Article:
CME Increases Margins on Gold, Silver and Palladium
Well, gold didn't do much in either Far East or London trading on Thursday. There was a pop at the Comex open in New York that got firmly sold down to gold's low of the day… which occurred at the London p.m. gold fix at 3:00 in the afternoon their time… 10:00 a.m. in New York. The low price at the London fix was reported as $1,073.10 spot. From there, a bit of a rally commenced… which turned into a big rally the moment that the London gold market closed for the day. But, as per usual, the gold price was only allowed to rise about 2% from its previous day's close, before the chart took it's usual turn to the right… just like it does every day. Check the gold chart below if you doubt me.
Silver's price activity was, as usual, more 'volatile'. After doing nothing during Far East trading, silver began to get sold off the moment that the London a.m. gold fix was in at 5:30 a.m. New York time… 10:30 a.m. in London. And, except for the price pop at the Comex open, silver got sold off to its low of the day… which occurred sometime between 9:00 a.m. Eastern time and the London close at 11:00 a.m…. 4:00 p.m. in London. Then silver joined gold in a big rally that tacked on about 40 cents in an hour. And from there, like gold, silver more or less traded sideways into the New York close at 5:15 p.m. Silver's low and high price for Thursday both occurred during New York trading… and were reported as $15.16 and $15.74 respectively.
Well, as far as the dollar was concerned… it began to rise shortly after midnight last night… and really took off at 8:00 a.m. Eastern time… just minutes before the vertical spikes in both gold and silver at the Comex open. As you can see from the above graphs, dear reader, these spikes were capped immediately… and from there, both metals 'fell' to their respective lows of the day… as the dollar continued to head skywards. Then, miraculously, at precisely 11:00 a.m…. the close of gold trading in London… the dollar reversed to the downside and both metals launched upwards!
So, between shortly after midnight on Thursday morning, right up until gold's low at the London p.m. gold fix at 10:00 a.m. in New York, the dollar gained a very respectable 59 basis points. While that big dollar rally was under way, gold fell… wait for it… three whole U.S. dollars! Then gold began to head higher even though the U.S. dollar continue to climb another 15 basis points to its zenith. This is the second day in a row where the gold price would have been much higher if the bullion banks hadn't intervened early in New York trading. Gold is now being bought regardless of what the dollar is doing during U.S. trading hours… and any drop in the dollar just exacerbates the ensuing price rise. It will be interesting to see if this trend continues.
The HUI was in positive territory all day on Thursday… and climbed steadily until shortly after the big rallies in both gold and silver were in… and then the precious metals equities basically traded sideways for the rest of the session. The HUI closed near its high of the day… up a very respectable 4.25%… and finally closing above 400 for the first time in about three weeks.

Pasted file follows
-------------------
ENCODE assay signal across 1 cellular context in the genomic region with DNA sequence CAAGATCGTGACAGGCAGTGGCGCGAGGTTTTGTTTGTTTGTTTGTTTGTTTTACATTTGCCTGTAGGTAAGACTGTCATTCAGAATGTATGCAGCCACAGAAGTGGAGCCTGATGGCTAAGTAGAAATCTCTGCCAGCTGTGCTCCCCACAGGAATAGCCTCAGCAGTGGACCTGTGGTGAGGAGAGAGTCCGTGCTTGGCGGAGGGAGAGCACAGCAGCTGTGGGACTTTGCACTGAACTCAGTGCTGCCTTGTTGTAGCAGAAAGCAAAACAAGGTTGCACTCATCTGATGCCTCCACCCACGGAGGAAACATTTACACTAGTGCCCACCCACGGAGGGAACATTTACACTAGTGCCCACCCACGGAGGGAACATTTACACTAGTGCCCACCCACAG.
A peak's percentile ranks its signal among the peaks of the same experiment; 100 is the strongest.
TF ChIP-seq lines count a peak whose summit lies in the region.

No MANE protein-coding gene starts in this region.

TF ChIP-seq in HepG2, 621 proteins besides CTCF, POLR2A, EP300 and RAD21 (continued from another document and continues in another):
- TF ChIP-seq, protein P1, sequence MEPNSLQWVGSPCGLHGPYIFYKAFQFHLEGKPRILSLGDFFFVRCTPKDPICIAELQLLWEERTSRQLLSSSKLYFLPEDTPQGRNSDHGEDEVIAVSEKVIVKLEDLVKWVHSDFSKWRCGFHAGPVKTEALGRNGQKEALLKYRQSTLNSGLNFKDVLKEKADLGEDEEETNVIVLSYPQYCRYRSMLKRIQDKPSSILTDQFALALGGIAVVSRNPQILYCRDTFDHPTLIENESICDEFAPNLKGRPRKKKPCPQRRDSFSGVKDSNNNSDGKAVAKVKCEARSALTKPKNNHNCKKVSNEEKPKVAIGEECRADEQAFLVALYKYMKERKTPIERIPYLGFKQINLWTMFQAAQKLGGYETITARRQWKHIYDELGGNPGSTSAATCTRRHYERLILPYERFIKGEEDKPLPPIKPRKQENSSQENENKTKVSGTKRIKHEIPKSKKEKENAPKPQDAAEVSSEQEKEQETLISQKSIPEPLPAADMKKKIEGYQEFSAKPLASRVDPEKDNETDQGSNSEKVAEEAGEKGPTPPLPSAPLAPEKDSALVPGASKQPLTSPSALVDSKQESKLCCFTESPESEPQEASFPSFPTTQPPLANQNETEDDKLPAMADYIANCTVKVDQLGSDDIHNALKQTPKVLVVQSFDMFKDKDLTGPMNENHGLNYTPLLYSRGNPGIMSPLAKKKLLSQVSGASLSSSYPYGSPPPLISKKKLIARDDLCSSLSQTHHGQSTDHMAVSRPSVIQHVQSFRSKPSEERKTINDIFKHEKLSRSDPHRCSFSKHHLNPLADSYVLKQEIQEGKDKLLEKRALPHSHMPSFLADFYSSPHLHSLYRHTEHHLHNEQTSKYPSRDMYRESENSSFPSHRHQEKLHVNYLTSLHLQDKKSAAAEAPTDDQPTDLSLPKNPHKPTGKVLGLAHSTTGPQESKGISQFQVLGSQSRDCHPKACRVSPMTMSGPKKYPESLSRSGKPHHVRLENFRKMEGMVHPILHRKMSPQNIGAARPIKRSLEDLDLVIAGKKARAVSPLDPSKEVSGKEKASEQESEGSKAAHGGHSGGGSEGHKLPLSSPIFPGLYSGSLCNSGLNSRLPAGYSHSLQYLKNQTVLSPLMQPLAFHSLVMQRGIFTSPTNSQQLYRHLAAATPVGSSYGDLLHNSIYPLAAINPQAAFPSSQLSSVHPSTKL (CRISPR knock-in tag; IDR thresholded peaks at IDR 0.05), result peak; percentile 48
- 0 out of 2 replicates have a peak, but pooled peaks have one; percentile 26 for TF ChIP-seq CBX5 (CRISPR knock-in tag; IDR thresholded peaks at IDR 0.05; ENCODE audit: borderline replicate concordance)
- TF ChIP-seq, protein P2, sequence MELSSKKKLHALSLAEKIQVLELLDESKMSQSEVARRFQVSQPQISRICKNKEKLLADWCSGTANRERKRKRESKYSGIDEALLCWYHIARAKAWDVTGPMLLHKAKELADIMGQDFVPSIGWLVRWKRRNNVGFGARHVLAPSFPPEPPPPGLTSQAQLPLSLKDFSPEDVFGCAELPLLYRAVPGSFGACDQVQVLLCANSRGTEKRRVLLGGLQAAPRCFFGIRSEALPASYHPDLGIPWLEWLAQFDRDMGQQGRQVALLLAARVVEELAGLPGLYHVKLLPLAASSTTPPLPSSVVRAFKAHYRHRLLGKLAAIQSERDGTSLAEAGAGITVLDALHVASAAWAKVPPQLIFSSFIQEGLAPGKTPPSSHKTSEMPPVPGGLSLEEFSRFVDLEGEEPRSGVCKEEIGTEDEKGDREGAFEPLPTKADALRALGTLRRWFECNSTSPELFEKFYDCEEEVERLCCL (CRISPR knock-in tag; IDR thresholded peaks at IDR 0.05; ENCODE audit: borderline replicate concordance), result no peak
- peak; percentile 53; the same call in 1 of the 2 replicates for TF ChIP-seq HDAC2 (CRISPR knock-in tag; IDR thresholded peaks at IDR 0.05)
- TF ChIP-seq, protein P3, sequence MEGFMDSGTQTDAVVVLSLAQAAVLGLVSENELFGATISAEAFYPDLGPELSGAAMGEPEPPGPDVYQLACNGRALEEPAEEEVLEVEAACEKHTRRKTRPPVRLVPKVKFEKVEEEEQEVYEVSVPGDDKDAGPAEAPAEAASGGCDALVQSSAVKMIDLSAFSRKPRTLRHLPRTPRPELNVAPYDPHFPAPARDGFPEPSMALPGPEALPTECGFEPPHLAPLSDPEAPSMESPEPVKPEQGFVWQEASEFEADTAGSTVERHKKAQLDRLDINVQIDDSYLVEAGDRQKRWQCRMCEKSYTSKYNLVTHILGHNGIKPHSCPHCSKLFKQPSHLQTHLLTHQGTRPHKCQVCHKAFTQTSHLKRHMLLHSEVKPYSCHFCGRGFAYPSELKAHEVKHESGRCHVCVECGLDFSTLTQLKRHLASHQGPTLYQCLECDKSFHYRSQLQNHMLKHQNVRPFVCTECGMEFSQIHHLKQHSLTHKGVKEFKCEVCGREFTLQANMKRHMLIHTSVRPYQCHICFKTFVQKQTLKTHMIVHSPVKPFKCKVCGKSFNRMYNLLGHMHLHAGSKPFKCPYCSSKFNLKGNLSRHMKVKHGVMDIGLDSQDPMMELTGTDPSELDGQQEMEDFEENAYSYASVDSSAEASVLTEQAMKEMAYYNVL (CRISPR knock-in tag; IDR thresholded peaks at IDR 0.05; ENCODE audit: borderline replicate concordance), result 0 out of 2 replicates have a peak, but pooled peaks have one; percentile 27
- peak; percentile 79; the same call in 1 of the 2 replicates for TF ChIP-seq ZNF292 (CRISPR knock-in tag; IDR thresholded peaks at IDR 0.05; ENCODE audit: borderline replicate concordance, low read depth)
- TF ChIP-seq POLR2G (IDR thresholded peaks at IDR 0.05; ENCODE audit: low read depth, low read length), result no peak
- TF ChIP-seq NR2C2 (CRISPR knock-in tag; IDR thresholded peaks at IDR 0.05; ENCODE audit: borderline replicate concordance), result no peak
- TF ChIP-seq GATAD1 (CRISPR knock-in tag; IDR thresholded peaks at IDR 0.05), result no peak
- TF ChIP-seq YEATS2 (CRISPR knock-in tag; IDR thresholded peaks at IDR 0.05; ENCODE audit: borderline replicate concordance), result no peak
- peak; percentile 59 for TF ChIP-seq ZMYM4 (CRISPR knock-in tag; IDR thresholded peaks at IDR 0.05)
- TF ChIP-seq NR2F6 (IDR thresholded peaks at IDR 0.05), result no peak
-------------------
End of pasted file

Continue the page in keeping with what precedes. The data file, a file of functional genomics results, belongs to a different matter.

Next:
After gold's swan dive in price on Wednesday, I was kind of hoping for a better showing in open interest than was reported. Gold o.i. fell a smallish 688 contracts… and volume wasn't particularly heavy at 177,940 contracts. Silver's o.i. drop was even smaller… down a whole 22 contracts on volume of 51,892 contracts. Maybe the bullion banks also went long to hide their short covering. Whatever it was, it will be in the Commitment of Traders report on February 19th.
Talking about the COT… it's due out at 3:30 p.m. Eastern time. Ted Butler and I discussed the possibility it might be delayed because of weather factors on the east coast this week… but we won't know if that's the case until that precise time when we'll find out if the numbers have been updated… or not. As I mentioned yesterday, I'm expecting huge improvements in the bullion banks' net short position… especially in gold. For those of you who can't wait until my Saturday report, the link to the COT web page is
Thursday's CME Delivery Report showed that 190 gold and 83 silver contracts are due for delivery on Tuesday. Silver deliveries continue to surprise… as another 259 contracts were just added to open interest yesterday for delivery before the end of February. That brings the total silver contracts left for February delivery up to an even 300… and there's still eight delivery days left in February before the real serious silver deliveries start in March. These developments are worth following… so watch this space for updates! The link to today's list of issuers and stoppers is .
There were no reported changes in either GLD or SLV once again… and that goes the same for the U.S. Mint. The Comex-approved depositories reported a smallish 50,295 ounces of silver were withdrawn on Wednesday.
Late last night I received this precious metals-related story from my Russian friend, Alex Lvov. This piece is from zerohedge.com and bears the headline "CME Increases Gold, Silver, Palladium Margins". The increase are all in the 25% range… one a bit more, another a bit less. This is a strange time in the price cycle to be increasing margin requirements. Normally they do this when prices are getting frothy. What do they know about what's coming that we don't? Just asking. The link is .